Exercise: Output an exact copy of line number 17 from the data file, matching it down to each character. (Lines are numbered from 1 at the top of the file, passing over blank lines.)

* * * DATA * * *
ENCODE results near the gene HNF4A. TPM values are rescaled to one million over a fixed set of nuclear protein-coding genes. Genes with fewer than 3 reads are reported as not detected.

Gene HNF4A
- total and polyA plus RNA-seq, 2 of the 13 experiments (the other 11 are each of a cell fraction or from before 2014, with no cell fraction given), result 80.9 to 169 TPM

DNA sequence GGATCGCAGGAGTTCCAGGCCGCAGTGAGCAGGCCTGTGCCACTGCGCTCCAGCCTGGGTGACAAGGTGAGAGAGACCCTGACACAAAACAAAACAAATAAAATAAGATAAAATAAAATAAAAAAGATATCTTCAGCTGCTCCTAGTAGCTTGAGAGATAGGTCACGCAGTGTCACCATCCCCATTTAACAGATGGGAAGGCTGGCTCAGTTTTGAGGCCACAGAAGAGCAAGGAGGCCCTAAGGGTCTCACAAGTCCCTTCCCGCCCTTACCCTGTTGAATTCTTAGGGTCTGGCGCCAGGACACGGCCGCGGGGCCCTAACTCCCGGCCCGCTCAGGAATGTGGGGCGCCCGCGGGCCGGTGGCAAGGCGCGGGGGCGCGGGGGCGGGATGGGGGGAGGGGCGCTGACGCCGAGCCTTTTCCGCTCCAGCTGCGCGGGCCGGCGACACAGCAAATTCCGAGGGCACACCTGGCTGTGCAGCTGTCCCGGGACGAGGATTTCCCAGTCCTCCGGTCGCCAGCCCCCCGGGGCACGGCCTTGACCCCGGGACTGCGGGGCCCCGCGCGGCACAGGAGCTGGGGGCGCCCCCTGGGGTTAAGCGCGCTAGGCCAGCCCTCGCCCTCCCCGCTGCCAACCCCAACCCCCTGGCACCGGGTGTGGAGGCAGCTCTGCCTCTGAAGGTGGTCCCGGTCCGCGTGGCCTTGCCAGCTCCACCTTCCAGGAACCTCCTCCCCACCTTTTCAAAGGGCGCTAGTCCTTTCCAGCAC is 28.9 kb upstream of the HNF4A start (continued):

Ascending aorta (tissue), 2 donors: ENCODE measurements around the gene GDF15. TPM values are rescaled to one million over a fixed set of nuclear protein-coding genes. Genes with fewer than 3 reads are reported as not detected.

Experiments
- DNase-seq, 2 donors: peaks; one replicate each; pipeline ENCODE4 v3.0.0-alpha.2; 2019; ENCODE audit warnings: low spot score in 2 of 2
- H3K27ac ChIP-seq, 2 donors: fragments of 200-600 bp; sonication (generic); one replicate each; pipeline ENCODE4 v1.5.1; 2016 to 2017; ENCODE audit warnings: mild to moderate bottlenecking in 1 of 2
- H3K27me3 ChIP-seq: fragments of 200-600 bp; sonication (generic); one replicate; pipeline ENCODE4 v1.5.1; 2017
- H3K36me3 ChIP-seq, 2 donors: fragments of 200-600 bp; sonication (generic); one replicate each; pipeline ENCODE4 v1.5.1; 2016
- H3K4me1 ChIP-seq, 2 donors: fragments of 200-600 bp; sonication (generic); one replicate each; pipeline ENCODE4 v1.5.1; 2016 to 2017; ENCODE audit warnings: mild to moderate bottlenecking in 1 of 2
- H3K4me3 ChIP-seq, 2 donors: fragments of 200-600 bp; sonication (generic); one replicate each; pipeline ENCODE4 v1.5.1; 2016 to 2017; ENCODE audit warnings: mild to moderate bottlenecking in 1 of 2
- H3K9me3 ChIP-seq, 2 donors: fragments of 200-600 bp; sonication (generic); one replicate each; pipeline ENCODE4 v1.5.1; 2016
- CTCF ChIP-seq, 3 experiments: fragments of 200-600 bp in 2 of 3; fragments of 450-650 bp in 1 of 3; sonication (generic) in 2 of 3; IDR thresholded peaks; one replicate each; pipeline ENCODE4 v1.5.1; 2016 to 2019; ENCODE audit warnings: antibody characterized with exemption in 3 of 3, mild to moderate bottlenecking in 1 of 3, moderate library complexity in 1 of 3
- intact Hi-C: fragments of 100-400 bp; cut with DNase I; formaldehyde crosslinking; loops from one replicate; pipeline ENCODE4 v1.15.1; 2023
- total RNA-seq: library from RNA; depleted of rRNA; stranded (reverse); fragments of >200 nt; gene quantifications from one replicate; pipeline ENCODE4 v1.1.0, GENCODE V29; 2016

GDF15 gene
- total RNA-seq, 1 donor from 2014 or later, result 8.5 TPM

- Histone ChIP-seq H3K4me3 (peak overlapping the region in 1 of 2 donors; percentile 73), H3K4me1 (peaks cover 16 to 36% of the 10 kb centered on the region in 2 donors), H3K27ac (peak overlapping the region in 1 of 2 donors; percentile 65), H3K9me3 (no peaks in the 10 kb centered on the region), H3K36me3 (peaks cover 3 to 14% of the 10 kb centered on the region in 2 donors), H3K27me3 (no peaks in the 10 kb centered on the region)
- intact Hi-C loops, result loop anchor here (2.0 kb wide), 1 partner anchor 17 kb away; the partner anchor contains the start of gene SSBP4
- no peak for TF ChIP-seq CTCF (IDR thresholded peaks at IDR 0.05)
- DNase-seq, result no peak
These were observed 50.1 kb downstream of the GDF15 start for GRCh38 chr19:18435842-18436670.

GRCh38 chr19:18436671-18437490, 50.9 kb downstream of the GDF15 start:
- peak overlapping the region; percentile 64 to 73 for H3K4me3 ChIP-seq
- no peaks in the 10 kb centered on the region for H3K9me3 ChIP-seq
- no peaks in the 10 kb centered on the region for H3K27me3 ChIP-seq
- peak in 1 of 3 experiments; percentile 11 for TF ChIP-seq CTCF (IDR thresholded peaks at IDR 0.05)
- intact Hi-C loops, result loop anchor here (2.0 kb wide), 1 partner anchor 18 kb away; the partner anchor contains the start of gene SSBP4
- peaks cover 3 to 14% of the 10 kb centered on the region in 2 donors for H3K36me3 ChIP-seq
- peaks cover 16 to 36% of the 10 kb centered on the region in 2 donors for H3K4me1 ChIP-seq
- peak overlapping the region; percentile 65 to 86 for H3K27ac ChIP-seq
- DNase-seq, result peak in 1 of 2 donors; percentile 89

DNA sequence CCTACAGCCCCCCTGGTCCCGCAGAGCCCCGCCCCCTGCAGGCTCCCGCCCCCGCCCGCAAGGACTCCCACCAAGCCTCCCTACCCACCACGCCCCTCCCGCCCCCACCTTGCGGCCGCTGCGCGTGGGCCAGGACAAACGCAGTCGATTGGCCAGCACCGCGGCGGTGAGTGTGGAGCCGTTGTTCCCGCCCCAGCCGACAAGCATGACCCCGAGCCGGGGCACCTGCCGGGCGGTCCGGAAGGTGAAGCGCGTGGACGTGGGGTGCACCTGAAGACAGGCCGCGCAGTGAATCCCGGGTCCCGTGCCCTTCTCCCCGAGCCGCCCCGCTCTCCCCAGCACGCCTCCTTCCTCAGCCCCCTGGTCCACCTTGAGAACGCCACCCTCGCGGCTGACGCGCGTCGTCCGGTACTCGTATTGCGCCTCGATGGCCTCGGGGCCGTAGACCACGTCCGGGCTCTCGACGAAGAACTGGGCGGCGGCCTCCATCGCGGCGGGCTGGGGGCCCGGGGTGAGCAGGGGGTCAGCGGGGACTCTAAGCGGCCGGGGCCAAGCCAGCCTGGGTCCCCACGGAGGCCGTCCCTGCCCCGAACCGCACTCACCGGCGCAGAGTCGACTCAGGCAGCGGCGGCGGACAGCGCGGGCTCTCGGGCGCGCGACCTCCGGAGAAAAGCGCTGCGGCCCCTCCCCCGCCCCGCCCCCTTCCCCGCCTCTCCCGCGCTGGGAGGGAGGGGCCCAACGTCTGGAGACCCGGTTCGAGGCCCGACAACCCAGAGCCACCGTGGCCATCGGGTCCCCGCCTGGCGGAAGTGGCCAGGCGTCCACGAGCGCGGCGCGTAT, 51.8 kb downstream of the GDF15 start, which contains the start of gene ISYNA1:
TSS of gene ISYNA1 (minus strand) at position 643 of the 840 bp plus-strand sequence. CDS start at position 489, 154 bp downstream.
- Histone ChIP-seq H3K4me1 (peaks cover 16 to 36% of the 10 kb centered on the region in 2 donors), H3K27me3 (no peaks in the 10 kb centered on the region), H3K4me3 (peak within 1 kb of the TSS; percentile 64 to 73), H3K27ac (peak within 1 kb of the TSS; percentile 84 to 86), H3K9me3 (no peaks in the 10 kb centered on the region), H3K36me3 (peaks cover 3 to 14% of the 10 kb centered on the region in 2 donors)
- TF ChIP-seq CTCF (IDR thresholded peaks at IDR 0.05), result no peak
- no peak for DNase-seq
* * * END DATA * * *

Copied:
GDF15 gene